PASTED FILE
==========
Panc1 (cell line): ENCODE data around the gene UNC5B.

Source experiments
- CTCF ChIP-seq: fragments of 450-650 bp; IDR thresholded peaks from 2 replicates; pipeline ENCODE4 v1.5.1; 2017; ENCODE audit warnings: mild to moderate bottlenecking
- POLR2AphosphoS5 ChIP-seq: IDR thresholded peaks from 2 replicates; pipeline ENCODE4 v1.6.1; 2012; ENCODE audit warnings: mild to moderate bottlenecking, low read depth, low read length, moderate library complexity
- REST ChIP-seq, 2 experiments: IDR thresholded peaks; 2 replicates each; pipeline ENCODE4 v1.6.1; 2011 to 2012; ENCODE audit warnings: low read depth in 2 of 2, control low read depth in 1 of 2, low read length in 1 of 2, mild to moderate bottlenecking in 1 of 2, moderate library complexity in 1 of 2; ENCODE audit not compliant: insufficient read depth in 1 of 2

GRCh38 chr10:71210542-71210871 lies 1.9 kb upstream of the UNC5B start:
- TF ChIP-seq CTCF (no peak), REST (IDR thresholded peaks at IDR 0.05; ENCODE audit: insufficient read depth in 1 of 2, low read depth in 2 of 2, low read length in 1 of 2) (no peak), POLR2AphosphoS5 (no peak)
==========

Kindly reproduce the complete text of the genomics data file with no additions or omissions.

Panc1 (cell line): ENCODE data around the gene UNC5B.

Source experiments
- CTCF ChIP-seq: fragments of 450-650 bp; IDR thresholded peaks from 2 replicates; pipeline ENCODE4 v1.5.1; 2017; ENCODE audit warnings: mild to moderate bottlenecking
- POLR2AphosphoS5 ChIP-seq: IDR thresholded peaks from 2 replicates; pipeline ENCODE4 v1.6.1; 2012; ENCODE audit warnings: mild to moderate bottlenecking, low read depth, low read length, moderate library complexity
- REST ChIP-seq, 2 experiments: IDR thresholded peaks; 2 replicates each; pipeline ENCODE4 v1.6.1; 2011 to 2012; ENCODE audit warnings: low read depth in 2 of 2, control low read depth in 1 of 2, low read length in 1 of 2, mild to moderate bottlenecking in 1 of 2, moderate library complexity in 1 of 2; ENCODE audit not compliant: insufficient read depth in 1 of 2

GRCh38 chr10:71210542-71210871 lies 1.9 kb upstream of the UNC5B start:
- TF ChIP-seq CTCF (no peak), REST (IDR thresholded peaks at IDR 0.05; ENCODE audit: insufficient read depth in 1 of 2, low read depth in 2 of 2, low read length in 1 of 2) (no peak), POLR2AphosphoS5 (no peak)